How does binding of α-synuclein to SNARE complexes relate to its ability to rescue the neurodegeneration of CSPα KO mice? The activity-dependence of neurodegeneration in CSPα KO mice (7, 18) suggests that α-synuclein may indirectly rescue the CSPα KO phenotype by inhibiting synaptic strength. However, electrophysiological measurements in acute brain slices from WT and CSPα KO mice, without or with transgenic α-synuclein expression, failed to reveal changes in synaptic strength (Fig. 1, I to K, and fig. S3). As an alternative hypothesis, we thus tested whether α-synuclein directly rescued the neurodegeneration of CSPα KO mice by promoting SNARE-complex assembly.

We co-transfected HEK293 cells with constant amounts of SNARE protein and increasing amounts of α-synuclein expression vectors and measured SNARE-complex assembly as a function of α-synuclein, using immunoblotting of nonboiled samples as an assay (Fig. 2, A and B) (19). We observed a linear relationship between SNARE-complex assembly and α-synuclein levels (Fig. 2C and fig. S4). Using co-immunoprecipitation assays, we confirmed that full-length but not C-terminally truncated α-synuclein promoted SNARE-complex assembly (Fig. 2, D and E, and figs. S4 and S5).

Fig. 2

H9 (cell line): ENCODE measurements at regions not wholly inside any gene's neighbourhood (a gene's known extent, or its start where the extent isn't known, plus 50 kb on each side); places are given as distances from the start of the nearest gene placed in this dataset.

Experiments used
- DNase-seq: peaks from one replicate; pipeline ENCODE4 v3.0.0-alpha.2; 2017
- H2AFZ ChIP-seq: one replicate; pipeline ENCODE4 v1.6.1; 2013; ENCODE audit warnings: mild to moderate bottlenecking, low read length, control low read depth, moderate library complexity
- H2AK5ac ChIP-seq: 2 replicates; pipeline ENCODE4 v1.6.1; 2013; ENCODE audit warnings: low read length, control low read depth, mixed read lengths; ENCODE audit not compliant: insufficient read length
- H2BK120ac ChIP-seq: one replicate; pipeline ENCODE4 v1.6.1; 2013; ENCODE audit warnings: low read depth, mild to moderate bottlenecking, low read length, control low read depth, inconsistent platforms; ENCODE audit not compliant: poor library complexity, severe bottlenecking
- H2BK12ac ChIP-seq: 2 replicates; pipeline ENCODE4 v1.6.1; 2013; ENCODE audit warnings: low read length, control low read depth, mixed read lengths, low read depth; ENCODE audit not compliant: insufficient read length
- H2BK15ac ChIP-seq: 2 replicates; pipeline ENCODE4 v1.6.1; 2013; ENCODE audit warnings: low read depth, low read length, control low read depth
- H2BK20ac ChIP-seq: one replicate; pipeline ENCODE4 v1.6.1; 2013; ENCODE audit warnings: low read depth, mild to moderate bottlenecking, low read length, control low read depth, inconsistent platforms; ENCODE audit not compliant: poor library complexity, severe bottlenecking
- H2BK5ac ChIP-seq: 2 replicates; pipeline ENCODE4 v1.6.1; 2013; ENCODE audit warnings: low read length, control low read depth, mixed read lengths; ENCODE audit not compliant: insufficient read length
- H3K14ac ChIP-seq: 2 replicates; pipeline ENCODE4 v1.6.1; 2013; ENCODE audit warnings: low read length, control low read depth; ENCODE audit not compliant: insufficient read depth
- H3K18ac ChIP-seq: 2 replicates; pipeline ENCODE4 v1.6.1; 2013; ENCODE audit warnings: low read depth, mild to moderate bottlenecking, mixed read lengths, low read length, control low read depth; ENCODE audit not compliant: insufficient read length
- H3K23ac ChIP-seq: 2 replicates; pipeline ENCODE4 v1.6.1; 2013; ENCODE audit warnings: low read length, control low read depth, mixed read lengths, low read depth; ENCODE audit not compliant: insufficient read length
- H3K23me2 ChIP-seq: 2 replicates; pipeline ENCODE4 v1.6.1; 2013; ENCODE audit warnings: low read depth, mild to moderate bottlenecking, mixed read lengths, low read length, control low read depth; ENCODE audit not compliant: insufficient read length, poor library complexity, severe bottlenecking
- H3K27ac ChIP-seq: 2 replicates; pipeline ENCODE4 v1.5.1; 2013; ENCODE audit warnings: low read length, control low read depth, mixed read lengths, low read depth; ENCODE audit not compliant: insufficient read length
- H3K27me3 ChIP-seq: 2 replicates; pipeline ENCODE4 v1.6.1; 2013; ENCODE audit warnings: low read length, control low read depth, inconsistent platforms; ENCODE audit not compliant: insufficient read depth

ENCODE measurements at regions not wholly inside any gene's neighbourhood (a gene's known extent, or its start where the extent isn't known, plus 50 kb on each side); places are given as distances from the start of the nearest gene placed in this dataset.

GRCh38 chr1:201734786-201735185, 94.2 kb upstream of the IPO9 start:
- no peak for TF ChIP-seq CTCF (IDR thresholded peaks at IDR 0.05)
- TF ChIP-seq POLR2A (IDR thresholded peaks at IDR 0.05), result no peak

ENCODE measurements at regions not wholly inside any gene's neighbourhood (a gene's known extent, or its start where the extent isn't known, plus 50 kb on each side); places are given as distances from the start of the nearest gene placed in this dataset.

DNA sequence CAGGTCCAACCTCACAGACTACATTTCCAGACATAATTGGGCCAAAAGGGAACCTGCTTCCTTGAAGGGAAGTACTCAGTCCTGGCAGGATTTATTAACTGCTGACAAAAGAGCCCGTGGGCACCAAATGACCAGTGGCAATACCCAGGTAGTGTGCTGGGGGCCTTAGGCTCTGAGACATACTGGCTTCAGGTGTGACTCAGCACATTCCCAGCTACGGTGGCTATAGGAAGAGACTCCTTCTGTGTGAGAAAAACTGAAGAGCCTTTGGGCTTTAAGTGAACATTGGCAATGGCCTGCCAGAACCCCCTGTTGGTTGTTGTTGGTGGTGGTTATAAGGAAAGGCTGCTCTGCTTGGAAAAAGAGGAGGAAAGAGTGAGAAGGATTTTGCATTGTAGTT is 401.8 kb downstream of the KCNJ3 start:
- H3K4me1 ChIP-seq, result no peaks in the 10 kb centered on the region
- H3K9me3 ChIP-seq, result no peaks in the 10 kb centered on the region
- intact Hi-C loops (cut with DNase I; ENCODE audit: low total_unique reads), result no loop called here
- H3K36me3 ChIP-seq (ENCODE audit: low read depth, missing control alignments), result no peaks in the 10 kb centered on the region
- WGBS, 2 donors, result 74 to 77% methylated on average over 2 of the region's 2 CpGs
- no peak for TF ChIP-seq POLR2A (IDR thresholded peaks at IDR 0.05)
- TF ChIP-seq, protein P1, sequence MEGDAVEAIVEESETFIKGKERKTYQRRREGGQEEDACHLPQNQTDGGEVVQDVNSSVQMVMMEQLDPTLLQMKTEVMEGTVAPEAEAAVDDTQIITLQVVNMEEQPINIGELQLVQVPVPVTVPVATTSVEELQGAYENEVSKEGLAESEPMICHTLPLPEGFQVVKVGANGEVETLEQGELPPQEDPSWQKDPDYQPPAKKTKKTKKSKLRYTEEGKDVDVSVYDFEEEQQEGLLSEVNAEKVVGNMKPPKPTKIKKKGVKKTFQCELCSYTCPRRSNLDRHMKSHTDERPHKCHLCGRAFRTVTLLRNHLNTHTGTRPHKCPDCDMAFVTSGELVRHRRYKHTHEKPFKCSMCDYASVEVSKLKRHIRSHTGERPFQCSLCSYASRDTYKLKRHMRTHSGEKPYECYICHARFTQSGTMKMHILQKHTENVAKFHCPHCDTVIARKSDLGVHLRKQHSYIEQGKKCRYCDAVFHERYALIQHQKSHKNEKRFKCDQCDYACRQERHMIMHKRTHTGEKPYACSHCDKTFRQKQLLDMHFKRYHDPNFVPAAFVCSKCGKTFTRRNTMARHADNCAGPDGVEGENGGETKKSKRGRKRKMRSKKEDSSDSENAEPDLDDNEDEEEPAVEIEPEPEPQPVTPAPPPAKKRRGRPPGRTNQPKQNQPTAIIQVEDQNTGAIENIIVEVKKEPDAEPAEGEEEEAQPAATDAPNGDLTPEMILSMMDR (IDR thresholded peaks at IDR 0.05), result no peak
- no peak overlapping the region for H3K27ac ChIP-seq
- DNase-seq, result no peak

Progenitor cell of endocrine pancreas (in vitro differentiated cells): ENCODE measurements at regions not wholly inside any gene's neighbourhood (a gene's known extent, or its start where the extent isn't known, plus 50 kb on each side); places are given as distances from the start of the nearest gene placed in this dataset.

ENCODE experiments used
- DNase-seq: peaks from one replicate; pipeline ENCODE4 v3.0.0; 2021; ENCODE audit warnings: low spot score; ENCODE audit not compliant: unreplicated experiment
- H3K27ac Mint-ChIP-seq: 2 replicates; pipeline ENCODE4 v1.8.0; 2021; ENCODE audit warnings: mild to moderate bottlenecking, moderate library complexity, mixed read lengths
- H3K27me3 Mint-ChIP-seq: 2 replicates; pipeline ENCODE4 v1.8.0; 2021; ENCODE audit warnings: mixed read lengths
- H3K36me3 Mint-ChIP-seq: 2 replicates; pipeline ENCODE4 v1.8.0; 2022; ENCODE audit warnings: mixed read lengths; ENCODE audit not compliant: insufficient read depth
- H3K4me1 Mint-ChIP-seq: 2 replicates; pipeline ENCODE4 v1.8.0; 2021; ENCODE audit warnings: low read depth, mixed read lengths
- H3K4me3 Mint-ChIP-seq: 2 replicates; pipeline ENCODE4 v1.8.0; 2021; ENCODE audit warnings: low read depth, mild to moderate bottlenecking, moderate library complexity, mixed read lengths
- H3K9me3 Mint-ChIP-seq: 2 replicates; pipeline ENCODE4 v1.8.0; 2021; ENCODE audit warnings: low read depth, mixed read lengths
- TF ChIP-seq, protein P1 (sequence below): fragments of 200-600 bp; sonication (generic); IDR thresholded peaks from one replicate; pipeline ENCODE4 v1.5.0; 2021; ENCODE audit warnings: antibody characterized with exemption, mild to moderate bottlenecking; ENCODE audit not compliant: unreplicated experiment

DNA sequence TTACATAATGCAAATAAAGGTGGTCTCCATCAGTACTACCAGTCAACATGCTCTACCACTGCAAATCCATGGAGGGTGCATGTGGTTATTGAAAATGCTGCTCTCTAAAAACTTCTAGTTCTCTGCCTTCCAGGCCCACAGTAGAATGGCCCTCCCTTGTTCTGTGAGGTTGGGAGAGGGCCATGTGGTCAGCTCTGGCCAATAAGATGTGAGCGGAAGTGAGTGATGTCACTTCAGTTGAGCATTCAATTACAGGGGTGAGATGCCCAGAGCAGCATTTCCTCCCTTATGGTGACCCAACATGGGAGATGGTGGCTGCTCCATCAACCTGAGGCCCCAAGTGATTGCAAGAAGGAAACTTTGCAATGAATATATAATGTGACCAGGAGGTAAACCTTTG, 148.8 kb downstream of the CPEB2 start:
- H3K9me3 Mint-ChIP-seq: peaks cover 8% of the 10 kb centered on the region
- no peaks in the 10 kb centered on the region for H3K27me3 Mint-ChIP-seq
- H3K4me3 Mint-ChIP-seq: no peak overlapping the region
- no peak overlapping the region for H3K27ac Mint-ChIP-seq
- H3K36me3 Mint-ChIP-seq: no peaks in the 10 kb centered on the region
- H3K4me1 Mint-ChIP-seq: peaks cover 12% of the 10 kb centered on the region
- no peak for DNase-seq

α-Synuclein directly catalyzes SNARE-complex assembly. (A to C) α-Synuclein promotes SNARE-complex assembly in a dose-dependent manner. HEK293 T cells were cotransfected with constant amounts of syntaxin-1 (Synt-1), synaptobrevin-2 (Syb2), and SNAP-25 and increasing amounts of α-synuclein (α-Syn). Cell lysates were immunoblotted (A) without and (fig. S4) with boiling; SNARE complexes and α-synuclein were (B) quantified and (C) plotted as a function of each other. (D and E) Full-length but not C-terminally truncated α-synuclein promotes SNARE-complex assembly. SNARE complexes were immunoprecipitated with antibodies to (left) SNAP-25 or (right) synaptobrevin-2 from HEK293 T cells co-expressing SNARE proteins with emerald (control), full-length α-synuclein (α-Syn), or C-terminally truncated α-synuclein (α-Syn1-95) and analyzed by means of immunoblotting [(D), representative blots; (E), SNARE-complex quantitation]. (F) Coomassie-stained SDS gel of purified recombinant α-synuclein (α-Syn), hemagglutinin (HA)–tagged synaptobrevin-2 (HA-Syb2), SNAP-25, C-terminally truncated syntaxin-1 (Synt-11-264) or synaptobrevin-2 (Syb21-96), and full-length HA-tagged syntaxin-1 (HA-Synt-1). (G) In vitro SNARE-complex assembly assay. Liposomes containing or lacking reconstituted synaptobrevin-2 are mixed with SNAP-25 and C-terminally truncated syntaxin-1, with or without α-synuclein, and floated by means of density gradient centrifugation. SNARE-complex assembly is measured as coflotation of SNAP-25 and syntaxin-1 with liposomes in the top two fractions. (H and I) Distribution of SNAREs and α-synuclein in liposome flotation gradients, shown as (H) representative immunoblots and (I) quantitations of liposome-bound proteins. Whereas α-synuclein (α-Syn) and synaptobrevin-2 are directly liposome-bound, SNAP-25 and syntaxin-1 (Synt-1) only bind to liposomes via SNARE-complex formation. Data are means ± SEM (*P < 0.05, **P < 0.01, ***P < 0.001 by Student’s t test; n = 3 to 8 independent experiments).